Detachment is the opposite extreme.  This is where people think “this has nothing to do with me” or “that’s not my problem” or “I don’t deserve this”.  In these cases, people abdicate any responsibility for others, the greater whole or the common good.  In the social change world, this arises in the form of burn-out or disillusionment. 

The Middle Way is a path of healthy and conscious engagement. Consciousness is self-awareness.  On an individual level, it means cultivating mindfulness to understand the nature of suffering in oneself and others and acting out of a place of compassion that seeks balance. On a collective level, greater consciousness can guide change agents and leaders towards decisions that create change responsibly and effectively in support the optimal health of an interconnected whole.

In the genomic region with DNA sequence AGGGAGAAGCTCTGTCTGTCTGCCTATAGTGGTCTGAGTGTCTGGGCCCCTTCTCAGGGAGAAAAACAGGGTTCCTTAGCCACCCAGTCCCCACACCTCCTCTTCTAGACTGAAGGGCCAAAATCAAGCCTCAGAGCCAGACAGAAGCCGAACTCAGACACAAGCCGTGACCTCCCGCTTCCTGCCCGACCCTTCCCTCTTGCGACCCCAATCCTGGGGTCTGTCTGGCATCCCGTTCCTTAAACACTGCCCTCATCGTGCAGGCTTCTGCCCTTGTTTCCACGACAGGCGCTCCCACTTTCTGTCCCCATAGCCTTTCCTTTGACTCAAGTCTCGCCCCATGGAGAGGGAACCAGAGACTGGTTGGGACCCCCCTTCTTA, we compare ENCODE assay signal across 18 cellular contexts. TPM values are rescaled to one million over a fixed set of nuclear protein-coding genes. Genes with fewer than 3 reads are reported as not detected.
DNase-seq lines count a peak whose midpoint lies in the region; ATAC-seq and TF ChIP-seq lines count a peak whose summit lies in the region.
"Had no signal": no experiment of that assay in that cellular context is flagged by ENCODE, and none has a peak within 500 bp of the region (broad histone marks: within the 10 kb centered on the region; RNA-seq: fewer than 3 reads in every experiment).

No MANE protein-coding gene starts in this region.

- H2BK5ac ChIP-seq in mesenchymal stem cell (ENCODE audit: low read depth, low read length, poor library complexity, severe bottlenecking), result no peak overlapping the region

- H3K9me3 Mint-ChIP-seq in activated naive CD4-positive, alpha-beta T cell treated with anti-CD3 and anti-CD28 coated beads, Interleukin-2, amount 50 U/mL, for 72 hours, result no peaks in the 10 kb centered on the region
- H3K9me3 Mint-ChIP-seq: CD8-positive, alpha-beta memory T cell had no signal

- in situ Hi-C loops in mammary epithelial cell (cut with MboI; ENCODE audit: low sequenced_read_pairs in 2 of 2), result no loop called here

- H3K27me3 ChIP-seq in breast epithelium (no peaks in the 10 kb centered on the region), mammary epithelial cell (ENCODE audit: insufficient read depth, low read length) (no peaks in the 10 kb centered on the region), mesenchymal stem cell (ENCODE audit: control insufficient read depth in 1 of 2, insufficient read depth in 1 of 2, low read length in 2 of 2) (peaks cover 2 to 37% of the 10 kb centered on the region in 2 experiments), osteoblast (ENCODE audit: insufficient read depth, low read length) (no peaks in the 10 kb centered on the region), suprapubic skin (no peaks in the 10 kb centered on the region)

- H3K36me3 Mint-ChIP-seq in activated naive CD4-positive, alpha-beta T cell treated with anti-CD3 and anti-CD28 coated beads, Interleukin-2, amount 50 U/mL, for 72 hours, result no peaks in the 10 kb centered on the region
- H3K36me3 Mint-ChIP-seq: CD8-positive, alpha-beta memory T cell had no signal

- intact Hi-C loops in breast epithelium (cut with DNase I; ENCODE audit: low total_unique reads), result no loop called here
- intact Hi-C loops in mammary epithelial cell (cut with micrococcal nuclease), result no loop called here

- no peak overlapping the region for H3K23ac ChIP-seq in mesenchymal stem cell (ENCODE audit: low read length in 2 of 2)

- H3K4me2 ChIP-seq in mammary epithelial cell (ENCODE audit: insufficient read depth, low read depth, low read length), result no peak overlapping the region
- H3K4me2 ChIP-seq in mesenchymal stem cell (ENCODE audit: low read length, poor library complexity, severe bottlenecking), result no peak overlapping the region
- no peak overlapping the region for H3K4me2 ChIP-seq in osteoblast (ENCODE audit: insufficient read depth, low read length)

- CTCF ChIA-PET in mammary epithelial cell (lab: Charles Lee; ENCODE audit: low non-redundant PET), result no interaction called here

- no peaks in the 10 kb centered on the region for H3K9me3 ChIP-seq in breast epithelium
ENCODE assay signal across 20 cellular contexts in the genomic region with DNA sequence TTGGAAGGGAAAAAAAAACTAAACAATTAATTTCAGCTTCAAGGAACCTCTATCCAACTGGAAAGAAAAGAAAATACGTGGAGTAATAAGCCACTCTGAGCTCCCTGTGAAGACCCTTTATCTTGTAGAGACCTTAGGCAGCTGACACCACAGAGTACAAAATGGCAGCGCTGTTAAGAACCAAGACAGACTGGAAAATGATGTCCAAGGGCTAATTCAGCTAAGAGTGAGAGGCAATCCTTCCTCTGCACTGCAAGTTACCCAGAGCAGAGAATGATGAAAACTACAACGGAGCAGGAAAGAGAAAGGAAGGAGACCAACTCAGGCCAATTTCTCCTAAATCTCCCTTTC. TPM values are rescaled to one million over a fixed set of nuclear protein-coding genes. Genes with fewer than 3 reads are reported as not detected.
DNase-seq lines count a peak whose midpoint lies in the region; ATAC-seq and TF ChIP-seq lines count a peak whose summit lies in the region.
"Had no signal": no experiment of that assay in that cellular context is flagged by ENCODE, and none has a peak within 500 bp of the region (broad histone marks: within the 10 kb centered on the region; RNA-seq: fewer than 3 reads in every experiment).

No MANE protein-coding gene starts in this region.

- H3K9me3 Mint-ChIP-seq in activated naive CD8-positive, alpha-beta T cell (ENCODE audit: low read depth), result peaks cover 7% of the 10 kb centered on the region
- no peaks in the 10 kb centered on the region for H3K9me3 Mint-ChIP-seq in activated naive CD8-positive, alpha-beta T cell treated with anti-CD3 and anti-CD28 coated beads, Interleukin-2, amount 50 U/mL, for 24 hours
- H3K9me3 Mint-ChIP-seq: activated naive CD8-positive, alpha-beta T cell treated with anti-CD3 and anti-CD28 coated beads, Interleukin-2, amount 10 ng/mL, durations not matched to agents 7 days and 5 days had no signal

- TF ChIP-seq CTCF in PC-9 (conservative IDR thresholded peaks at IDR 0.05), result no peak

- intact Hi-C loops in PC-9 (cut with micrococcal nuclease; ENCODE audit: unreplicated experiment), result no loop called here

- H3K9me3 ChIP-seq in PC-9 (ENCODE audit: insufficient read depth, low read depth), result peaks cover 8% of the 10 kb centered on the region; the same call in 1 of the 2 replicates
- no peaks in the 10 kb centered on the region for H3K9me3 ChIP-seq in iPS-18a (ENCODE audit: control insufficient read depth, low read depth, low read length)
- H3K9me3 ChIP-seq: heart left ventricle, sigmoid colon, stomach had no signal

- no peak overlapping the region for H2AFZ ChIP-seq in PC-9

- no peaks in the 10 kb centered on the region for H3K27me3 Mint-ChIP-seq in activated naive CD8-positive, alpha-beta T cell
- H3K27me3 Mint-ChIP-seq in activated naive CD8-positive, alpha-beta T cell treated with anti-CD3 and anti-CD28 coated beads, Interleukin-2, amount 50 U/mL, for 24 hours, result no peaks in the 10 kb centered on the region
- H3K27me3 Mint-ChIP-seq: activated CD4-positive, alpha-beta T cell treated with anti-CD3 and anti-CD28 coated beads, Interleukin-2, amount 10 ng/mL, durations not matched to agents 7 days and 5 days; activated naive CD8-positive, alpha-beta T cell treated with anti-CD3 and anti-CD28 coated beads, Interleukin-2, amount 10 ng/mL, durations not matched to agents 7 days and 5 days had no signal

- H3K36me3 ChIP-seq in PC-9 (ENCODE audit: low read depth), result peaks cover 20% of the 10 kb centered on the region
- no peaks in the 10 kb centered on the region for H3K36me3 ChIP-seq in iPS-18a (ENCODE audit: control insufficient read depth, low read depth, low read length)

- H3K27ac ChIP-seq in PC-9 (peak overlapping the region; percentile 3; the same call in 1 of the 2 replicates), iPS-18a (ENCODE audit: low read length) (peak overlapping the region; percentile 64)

Now what would an alternative economic system look like in a conscious society?

 As one part of a larger conscious economic system, I propose employing a mechanism I call social project finance (SPF).  SPF is a high-engagement financing method whereby the best social innovations globally are replicated on a project basis with the joint participation and investment of the business sector, civil society and local government.